(MissionNewswire) Children, the elderly and those living in poverty within the Salesian Diocese of Estelí, the third largest city in Nicaragua, have access to better nutrition thanks to an ongoing partnership between Salesian Missions and Feed My Starving Children, a non-profit Christian organization committed to, “feeding God’s children hungry in body and spirit.”
The partnership has resulted in a donation of rice-meals that has benefitted more than 20,000 people in Estelí, including students in Salesian schools and those living within poor communities. The majority of beneficiaries have few resources and live in extreme poverty. The donated rice-meals provided to Salesian schools are given to students during the school day as part of a free lunch program begun by Salesian missionaries to meet the needs of the many area families with limited resources to feed their children. The meals ensure students receive proper nutrition and a balanced diet, helping them to focus on their studies and extracurricular activities.
Salesian missionaries and volunteers also distributed donated rice-meals to families in need through community outreach efforts and at local churches. The food aid helped elderly residents receive proper nutrition and aided in improving their strength, health and mental wellbeing. Food aid was also delivered directly to families at home to ensure that children receive more than just the one meal offered at school.
“Many of those participating in Salesian programs in Nicaragua are malnourished,” says Father Mark Hyde, executive director of Salesian Missions, the U.S. development arm of the Salesians of Don Bosco. “For students, this donated food not only encourages them to attend school, it allows them to focus on getting the education they need without worrying about where their next meal will come from. Children cannot learn on an empty stomach.”
The ongoing partnership between Salesian Missions and Feed My Starving Children has resulted in 40-foot containers of fortified rice-meals being shipped to Salesian sites around the globe. Feed My Starving Children provides the food and Salesian Missions takes care of the cost and logistics of shipping each container from Feed My Starving Children warehouses to the destination country. Salesian Missions also works to help identify where the greatest needs are at any given time. The partnership began in early 2006 when the first 40-foot container was donated to and shipped by Salesian Missions for programs in Sri Lanka. Through the years, as Salesian Missions has determined beneficiaries in need of Feed My Starving Children food, almost 100 containers of more than 27 million meals have been donated, shipped and received by those in need in more than 25 countries.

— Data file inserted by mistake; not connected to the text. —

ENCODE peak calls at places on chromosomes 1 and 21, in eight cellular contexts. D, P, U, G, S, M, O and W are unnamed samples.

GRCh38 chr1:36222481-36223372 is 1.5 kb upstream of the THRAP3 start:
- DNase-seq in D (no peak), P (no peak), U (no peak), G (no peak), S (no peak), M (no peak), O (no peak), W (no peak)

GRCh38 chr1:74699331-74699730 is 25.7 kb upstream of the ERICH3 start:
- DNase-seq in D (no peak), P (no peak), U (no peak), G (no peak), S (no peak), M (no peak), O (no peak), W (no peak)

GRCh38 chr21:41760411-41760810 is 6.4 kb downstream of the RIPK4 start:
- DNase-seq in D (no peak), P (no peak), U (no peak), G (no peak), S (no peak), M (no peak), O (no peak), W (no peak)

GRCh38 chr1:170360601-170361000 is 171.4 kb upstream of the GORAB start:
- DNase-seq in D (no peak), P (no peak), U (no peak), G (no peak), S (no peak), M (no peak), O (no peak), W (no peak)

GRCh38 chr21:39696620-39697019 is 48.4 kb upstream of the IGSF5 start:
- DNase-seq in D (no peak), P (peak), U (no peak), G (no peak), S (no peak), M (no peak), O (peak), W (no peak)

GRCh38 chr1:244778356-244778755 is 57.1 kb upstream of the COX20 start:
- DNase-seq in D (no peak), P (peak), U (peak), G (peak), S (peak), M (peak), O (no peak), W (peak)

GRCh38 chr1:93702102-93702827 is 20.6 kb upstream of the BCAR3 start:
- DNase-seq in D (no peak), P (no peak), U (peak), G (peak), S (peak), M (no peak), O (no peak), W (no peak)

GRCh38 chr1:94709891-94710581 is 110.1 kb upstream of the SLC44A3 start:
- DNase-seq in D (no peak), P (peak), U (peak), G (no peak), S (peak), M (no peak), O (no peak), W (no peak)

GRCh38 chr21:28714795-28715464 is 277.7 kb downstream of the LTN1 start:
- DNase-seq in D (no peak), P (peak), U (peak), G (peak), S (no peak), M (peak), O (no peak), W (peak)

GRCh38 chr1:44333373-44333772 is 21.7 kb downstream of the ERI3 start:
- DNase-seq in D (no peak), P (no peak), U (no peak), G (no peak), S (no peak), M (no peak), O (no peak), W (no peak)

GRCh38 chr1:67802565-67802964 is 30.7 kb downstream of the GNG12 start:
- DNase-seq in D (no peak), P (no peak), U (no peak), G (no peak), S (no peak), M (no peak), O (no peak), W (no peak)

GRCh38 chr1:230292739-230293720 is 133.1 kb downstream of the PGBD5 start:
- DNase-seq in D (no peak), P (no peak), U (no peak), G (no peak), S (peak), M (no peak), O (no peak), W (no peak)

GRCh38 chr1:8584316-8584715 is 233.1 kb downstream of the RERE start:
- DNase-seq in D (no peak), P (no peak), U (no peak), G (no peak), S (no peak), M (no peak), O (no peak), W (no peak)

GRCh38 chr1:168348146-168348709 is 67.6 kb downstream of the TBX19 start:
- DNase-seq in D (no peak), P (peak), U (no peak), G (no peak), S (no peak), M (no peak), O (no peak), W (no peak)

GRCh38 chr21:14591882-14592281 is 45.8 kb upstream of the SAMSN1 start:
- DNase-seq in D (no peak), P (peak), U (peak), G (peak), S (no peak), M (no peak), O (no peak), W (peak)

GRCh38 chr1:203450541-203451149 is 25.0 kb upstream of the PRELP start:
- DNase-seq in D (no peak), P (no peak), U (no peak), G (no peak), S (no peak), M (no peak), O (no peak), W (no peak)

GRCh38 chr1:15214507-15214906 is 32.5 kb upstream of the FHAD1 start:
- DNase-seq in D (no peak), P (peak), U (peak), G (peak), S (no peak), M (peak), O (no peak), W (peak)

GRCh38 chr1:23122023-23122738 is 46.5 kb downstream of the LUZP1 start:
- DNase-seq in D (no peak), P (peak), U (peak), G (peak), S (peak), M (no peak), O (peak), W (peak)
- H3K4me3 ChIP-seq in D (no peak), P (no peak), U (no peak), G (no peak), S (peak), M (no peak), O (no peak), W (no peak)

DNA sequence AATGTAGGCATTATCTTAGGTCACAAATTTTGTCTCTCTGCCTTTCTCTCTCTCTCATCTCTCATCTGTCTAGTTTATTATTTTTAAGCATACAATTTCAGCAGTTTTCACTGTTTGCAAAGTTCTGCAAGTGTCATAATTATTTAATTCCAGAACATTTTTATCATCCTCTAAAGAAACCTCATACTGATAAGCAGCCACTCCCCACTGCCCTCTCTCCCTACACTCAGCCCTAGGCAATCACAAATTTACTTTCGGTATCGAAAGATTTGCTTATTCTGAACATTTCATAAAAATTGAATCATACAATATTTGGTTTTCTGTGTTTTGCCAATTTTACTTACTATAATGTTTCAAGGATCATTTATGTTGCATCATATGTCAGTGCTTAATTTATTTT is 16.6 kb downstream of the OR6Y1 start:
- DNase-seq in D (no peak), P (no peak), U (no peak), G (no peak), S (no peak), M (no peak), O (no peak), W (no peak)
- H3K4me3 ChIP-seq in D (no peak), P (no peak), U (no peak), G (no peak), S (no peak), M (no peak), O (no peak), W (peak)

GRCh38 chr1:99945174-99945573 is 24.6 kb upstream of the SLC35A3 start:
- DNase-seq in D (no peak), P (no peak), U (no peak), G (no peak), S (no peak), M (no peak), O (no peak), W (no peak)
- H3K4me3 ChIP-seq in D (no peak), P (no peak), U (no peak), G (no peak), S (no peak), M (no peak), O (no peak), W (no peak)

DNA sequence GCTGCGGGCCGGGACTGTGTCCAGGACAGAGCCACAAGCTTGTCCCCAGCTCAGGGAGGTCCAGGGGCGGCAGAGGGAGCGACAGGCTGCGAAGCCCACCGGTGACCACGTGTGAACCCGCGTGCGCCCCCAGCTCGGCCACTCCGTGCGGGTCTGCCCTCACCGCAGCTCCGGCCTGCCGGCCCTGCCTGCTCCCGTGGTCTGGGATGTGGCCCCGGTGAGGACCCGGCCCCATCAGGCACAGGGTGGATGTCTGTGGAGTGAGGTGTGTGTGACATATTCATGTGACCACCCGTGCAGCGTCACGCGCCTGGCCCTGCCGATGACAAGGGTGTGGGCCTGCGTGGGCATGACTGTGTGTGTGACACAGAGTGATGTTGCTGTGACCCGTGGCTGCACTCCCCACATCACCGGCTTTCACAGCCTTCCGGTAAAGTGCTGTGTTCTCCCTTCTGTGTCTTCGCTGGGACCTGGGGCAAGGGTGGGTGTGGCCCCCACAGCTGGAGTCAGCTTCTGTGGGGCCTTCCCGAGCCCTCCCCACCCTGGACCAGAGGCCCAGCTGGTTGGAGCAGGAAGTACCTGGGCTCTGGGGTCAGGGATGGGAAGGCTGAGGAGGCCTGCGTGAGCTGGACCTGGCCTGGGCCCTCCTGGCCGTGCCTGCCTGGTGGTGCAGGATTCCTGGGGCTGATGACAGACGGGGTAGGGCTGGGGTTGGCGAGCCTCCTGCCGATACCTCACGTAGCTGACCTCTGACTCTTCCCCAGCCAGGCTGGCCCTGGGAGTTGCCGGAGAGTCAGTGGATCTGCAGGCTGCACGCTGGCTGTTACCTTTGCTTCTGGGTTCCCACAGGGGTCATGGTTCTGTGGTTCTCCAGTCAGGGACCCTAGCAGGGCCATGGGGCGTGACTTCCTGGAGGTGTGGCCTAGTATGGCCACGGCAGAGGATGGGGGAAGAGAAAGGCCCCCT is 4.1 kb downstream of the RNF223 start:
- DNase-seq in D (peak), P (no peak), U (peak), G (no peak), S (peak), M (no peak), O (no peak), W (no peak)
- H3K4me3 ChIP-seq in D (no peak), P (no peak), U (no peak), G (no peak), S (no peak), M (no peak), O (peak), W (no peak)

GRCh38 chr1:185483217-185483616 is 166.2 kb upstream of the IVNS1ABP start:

“Salesian missionaries are an integral part of the existing infrastructure in many countries and Salesian Missions plays an important role in making sure aid from the United States reaches its destination country and gets into the hands of those who need it most,” adds. Fr Hyde. “Youth who access Salesian programs in Nicaragua are given an educational foundation, technical skills training and life and social skills to help them excel in the workforce. They are then able to break the cycle of poverty and become contributing members of their communities.”
Nicaragua is one of the least developed and poorest countries in Latin America, second only to Haiti, with more than 42 percent of its residents living in poverty, according to the World Bank. Poverty, although declining steadily in recent years, remains high. More than 80 percent of Nicaragua’s poor live in remote rural communities where access to basic services is a daily challenge.
After decades of political instability and vulnerability to natural hazards, the country has achieved a remarkable economic turnaround and is now focusing on innovative ways of reducing poverty. However, years of widespread poverty have taken their toll and many residents suffer from poor health conditions including HIV/AIDS. In addition, crime, violence against women, gang violence and high unemployment result in challenging economic and social conditions, particularly for young people and women.
World Bank – Nicaragua